The G7 meeting, held in Quebec was the focus among investors this past weekend. It was always expected to be a contentious meeting especially after Donald Trump announced his plans to place tariffs on steel and aluminum on the countries. Before the meeting, there was a concern that the president would not even attend it.
Before he left for the meeting, the president talked to the media about the things he would focus on. He said that trade should be reciprocal among the member countries. He also angered allies by suggesting that Russia should rejoin the group. On the meeting, he arrived late and left early. On his flight to Singapore, the president announced that he would not sign the communique – the joint statement – from the meeting.
After arriving in Singapore, the president continued to complain about Canada and the EU for the trade barriers they have on American goods. He attacked Justin Trudeau of Canada for the statement he made after the meeting. He attacked Germany for spending less than 2% of its GDP on national security as agreed under NATO.
The result of all this dysfunction among the closest American allies is increased tensions. American companies could find it difficult to invest in Canada and EU for fear of tariffs. The same is true for foreign companies looking to move to the US.
Other big news during the weekend dealt with North Korea. Donald Trump left the G7 summit early to travel to Singapore to meet with North Korea’s Kim Jong Un. The two leaders arrived in the country yesterday for a meeting which will happen tomorrow. This is the most consequential meeting in decades. A positive outcome during the meeting will be a good thing for the global peace. It will diffuse the tensions that have existed between the two countries for decades.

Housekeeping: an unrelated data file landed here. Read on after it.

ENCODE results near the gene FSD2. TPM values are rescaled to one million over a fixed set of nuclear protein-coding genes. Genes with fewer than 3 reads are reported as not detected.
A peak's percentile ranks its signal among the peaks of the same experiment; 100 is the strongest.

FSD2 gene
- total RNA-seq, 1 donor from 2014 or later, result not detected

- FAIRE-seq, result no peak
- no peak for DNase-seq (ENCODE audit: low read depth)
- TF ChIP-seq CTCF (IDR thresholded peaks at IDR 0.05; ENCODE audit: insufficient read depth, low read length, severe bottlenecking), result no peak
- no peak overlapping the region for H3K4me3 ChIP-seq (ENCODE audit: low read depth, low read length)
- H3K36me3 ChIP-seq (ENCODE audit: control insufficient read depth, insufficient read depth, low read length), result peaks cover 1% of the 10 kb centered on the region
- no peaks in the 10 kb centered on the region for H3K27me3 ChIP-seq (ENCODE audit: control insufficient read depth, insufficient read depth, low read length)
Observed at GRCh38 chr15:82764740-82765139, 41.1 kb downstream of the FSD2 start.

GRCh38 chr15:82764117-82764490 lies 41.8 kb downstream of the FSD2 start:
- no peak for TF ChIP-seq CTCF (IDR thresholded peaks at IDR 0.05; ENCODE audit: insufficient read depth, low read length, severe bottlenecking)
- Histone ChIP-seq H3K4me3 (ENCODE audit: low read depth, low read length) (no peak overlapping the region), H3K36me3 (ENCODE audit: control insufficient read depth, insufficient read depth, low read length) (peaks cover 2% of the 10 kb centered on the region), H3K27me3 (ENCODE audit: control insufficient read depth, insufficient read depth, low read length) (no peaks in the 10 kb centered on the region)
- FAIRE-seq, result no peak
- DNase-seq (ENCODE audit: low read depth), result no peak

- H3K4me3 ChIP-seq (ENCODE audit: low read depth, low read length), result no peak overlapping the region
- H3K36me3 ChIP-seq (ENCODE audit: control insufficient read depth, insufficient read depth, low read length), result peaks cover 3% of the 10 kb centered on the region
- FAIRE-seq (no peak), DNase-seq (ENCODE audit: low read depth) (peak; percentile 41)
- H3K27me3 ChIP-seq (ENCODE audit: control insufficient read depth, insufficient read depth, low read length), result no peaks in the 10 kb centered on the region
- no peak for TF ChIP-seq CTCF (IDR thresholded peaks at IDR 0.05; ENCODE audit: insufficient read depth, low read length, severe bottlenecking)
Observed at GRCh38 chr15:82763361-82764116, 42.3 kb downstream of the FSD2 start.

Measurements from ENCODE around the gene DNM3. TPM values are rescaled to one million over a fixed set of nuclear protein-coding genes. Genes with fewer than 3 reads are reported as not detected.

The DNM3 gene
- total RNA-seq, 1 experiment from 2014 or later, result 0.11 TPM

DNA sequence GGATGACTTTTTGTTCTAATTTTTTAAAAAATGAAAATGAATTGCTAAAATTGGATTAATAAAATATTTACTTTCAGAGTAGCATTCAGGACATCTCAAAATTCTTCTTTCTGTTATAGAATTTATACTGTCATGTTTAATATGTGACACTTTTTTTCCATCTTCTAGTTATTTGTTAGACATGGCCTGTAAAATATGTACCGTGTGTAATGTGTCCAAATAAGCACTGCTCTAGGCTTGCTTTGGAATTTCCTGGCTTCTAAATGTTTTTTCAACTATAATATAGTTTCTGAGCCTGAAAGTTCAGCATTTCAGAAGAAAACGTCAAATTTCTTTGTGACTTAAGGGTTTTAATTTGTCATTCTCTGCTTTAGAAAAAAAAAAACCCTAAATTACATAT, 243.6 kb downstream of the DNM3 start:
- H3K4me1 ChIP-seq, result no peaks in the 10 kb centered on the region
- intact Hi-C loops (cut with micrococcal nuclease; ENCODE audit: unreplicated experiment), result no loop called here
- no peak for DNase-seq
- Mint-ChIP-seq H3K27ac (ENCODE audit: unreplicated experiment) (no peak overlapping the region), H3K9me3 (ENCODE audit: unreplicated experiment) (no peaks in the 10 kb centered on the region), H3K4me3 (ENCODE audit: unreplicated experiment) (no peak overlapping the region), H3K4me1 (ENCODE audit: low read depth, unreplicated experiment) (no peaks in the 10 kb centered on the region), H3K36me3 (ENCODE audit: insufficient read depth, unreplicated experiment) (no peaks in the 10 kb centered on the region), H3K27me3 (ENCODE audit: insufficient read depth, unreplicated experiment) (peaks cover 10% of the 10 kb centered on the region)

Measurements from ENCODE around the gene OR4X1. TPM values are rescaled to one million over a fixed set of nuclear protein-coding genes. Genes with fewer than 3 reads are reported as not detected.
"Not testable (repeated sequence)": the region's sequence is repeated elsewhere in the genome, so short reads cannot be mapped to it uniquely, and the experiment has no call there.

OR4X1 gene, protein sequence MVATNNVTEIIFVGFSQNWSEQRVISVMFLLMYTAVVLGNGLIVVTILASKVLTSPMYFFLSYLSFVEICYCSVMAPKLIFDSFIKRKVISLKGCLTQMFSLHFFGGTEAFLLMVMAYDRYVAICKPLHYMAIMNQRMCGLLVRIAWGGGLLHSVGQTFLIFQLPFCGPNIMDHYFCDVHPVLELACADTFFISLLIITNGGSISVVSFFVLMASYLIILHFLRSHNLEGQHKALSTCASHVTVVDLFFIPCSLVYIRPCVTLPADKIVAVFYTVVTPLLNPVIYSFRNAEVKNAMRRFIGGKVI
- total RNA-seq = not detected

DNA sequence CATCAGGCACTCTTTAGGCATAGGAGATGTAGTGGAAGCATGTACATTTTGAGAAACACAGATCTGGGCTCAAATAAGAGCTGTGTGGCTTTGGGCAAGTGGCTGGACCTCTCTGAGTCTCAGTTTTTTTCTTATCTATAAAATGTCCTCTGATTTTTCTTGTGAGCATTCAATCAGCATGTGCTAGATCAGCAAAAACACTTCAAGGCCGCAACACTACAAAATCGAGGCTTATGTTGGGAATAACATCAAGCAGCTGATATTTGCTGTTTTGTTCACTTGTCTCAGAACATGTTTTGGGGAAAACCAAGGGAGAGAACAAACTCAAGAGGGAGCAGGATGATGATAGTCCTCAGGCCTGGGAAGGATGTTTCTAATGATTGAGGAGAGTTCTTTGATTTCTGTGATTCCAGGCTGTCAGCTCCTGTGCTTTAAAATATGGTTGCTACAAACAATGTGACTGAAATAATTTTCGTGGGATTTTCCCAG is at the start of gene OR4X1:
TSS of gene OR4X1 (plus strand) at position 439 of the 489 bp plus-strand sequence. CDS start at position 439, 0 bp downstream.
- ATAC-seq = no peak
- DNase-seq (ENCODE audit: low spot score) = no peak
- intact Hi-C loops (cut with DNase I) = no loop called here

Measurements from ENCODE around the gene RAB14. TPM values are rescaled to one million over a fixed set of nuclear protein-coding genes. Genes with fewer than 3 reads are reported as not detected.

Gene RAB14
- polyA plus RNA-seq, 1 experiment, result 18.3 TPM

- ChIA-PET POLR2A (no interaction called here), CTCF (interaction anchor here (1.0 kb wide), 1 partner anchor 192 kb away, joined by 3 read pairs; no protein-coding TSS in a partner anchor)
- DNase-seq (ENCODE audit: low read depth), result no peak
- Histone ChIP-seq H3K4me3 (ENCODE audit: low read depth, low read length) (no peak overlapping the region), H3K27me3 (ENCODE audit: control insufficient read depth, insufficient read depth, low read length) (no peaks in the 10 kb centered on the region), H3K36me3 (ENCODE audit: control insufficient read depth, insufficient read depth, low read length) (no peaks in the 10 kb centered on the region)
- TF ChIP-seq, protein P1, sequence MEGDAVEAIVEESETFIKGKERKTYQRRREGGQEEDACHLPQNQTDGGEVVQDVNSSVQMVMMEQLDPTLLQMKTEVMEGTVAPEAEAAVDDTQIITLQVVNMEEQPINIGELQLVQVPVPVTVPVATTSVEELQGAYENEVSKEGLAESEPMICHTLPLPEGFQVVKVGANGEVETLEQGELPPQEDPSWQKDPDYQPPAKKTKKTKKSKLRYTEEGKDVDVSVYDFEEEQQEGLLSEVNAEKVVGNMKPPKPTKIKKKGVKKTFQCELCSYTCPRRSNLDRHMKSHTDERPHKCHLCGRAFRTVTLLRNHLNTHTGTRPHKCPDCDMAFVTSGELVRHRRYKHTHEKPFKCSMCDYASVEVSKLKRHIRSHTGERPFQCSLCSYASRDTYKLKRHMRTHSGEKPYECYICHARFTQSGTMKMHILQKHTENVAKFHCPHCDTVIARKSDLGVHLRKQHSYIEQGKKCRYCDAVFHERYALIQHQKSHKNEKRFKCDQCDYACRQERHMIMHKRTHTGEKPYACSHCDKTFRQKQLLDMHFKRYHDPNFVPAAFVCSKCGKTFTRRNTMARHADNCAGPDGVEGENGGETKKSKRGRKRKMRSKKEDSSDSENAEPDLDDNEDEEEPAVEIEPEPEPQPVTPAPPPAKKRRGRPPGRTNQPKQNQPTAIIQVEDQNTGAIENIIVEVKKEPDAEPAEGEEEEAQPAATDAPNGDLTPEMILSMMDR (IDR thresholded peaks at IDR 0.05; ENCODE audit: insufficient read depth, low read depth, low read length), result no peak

Another major news during the weekend was from Switzerland where the residents voted on a major money reform proposal. Voters went to the ballots to vote for what was known as the Vollgeld Initiative or the Sovereign Money. This measure would have allowed commercial banks to create electronic money every time they lend money to people and business. The rejection of the proposal was a win for the Swiss National Bank (SNB). It was also a win for the traditional money order. Had the measure won, it would have allowed the SNB to print all the money in the economy, putting it into full control of the monetary system.
In the cryptocurrencies industry, the major currencies fell over the weekend as a small South Korean exchange announced that it had been hacked. The exchange, Coinrail tweeted that hackers had gotten into the system and stolen cryptocurrencies worth millions of dollars. As a result, all the major currencies declined, with bitcoin falling below $7,000 and ethereum approaching the $500. However, this was a small leak mostly affecting smaller cryptocurrencies like Pundi-X.